In this study, we propose a brain-like concept coding model based on SNN, taking adulthood neurogenesis into consideration, with subjectively generalized concept features as the evaluation criteria, and analyze the impact of input similarity, input time association, and neurogenesis rate on concept coding. This simulation of brain-like concept coding is the basis for the construction of brain-like knowledge map and enables a new level of artificial intelligence application.

2. Materials and Methods

2.1. Building the SNN
2.1.1. Modeling Mature Neurons

Among the four main types of neurons (GC, MC, BC, and HC, refer to Introduction), GCs are the principle neurons, which are also the neurons with adulthood neurogenesis. MC, BC, and HC are three types of interneurons, among which MCs are excitatory neurons, and BCs and HCs are inhibitory neurons, which are used to regulate the neuronal activity of GCs. We used the adaptive exponential integrate-and-fire (AdEx) model, which reflects the behavior of four kinds of neurons in the DG, as the neuron model [13]. The AdEx model iswhere is the membrane capacitance, is the membrane voltage, is the “leak” conductance, is the “leak” reversal potential (i.e., the resting potential), is the synaptic current flow onto the neuron, is the adaptation variable, is the slope factor, is the effective threshold potential, is the adaptive coupling parameter, and is the adaptation time constant. When the membrane potential reaches the firing threshold , the neuron fires a spike, and then the membrane potential will be reset to a fixed value , as follows:where is the spike-triggered adaptation parameter. The parameters of the neuron model [13] are shown in Table 1.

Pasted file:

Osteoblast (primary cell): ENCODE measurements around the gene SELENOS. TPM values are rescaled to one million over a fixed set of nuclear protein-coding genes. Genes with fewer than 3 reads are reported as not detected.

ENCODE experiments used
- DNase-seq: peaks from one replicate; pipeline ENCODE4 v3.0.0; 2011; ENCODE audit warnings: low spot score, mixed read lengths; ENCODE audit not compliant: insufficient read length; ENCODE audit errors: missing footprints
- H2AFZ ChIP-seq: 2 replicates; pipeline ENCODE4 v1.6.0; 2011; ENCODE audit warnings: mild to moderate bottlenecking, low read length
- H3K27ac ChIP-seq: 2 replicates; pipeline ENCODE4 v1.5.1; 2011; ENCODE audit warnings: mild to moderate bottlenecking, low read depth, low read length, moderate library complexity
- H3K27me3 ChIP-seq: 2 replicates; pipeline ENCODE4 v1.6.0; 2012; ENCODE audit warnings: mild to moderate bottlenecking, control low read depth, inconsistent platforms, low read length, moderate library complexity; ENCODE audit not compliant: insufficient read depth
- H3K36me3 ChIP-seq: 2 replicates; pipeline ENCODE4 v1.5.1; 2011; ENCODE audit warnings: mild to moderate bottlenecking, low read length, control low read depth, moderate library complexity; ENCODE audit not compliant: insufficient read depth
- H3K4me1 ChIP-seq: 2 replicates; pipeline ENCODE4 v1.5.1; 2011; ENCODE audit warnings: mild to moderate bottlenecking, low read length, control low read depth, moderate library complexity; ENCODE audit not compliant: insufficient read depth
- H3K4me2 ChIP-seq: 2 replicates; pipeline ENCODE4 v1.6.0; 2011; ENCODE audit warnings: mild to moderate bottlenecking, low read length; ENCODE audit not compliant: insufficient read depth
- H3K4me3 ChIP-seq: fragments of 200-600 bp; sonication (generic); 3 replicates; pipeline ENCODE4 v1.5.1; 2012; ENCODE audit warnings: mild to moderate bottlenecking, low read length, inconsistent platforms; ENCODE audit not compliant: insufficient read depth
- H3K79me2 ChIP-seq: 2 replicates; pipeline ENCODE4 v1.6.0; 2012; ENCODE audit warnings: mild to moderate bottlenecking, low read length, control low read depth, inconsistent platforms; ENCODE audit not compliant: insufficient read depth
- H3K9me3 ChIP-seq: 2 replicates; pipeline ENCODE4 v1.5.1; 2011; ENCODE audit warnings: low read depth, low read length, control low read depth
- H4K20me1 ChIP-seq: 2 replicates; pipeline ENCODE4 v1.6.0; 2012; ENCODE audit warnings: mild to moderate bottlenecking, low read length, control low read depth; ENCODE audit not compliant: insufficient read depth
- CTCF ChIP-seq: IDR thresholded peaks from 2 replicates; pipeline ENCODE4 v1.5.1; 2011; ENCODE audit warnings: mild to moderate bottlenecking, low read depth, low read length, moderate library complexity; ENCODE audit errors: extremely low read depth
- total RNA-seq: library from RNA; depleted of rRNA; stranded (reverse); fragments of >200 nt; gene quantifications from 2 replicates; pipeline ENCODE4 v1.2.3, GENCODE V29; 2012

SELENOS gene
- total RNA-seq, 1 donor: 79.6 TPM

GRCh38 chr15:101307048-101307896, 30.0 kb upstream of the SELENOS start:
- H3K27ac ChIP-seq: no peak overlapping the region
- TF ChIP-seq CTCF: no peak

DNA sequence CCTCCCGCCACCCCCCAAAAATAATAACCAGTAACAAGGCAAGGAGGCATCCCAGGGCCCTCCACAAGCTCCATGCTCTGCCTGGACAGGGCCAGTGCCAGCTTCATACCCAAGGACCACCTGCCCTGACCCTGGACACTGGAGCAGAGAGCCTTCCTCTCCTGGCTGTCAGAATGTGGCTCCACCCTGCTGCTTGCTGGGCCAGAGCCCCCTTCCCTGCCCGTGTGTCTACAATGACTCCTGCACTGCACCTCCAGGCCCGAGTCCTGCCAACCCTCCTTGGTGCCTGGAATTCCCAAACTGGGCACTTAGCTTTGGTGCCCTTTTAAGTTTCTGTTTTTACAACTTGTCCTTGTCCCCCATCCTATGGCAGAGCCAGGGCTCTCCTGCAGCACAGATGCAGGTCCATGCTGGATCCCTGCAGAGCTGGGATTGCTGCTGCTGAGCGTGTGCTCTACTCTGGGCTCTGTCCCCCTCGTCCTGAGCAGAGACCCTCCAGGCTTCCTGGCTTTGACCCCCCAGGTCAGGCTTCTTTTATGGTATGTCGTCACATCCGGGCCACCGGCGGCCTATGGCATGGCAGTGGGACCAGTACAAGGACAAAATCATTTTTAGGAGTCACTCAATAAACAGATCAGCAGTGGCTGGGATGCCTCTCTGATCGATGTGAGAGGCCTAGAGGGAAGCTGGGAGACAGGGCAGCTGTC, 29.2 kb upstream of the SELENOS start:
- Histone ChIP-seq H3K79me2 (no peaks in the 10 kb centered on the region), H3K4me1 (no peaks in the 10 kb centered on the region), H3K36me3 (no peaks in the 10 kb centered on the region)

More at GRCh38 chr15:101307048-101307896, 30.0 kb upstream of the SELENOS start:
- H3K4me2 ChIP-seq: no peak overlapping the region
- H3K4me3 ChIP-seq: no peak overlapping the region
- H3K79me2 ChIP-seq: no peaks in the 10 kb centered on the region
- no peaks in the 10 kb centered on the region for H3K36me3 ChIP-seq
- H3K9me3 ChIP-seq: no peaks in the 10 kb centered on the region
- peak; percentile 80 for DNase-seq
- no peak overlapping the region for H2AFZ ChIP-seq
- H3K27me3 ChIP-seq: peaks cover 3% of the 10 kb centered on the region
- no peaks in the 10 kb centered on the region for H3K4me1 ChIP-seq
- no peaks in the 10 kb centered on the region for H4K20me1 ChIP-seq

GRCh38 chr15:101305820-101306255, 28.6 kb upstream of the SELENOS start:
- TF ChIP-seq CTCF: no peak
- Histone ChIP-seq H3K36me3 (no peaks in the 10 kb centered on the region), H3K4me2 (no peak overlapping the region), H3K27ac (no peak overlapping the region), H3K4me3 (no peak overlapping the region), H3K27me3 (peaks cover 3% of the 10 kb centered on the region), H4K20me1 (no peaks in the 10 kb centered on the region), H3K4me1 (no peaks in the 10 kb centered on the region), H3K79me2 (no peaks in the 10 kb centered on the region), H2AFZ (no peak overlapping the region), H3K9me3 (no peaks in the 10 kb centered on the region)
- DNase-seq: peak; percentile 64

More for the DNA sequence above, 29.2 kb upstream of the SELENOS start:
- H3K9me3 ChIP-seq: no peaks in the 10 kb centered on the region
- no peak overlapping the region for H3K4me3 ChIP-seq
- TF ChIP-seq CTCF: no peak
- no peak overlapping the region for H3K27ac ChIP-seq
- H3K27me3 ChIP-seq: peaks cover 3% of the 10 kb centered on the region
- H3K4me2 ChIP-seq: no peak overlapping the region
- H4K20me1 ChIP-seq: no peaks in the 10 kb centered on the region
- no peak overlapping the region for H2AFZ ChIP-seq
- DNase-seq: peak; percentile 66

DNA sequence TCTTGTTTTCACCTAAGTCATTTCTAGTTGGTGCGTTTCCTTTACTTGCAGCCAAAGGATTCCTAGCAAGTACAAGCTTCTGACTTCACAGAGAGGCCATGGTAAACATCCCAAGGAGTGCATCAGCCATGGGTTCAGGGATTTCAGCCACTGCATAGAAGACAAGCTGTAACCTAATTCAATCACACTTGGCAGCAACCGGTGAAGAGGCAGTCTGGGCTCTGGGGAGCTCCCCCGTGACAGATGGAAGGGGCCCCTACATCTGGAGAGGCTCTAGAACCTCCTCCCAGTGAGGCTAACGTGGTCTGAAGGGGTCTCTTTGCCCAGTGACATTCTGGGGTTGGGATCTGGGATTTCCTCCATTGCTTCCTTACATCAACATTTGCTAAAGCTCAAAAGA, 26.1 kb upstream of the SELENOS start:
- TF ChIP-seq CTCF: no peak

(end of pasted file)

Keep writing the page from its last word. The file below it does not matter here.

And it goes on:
Table 1: Model parameters for all neuron types.
2.1.2. Modeling Synapses

The DG network consists of both glutamatergic cells (GCs and MCs) and GABAergic interneurons (BCs and HCs); thus, both excitatory and inhibitory synapses are included in the network model. The excitatory and inhibitory postsynaptic currents are mediated by AMPA and GABA receptors, respectively. Both AMPA and GABA receptors are ligand-gated ion channels; the synaptic current can be described bywhere and are the conductance and reversal potential of receptor, respectively. The reversal potential of AMPA and GABA receptors was set as and .

Once the receptor opens, the synaptic conductance first increases and then decreases over time; the dynamic model of receptor conductance iswhere is the maximum conductance, is the spike time of preneuron, is the synaptic delay, and is time decay constant. Simulations reported in this paper were all performed with and .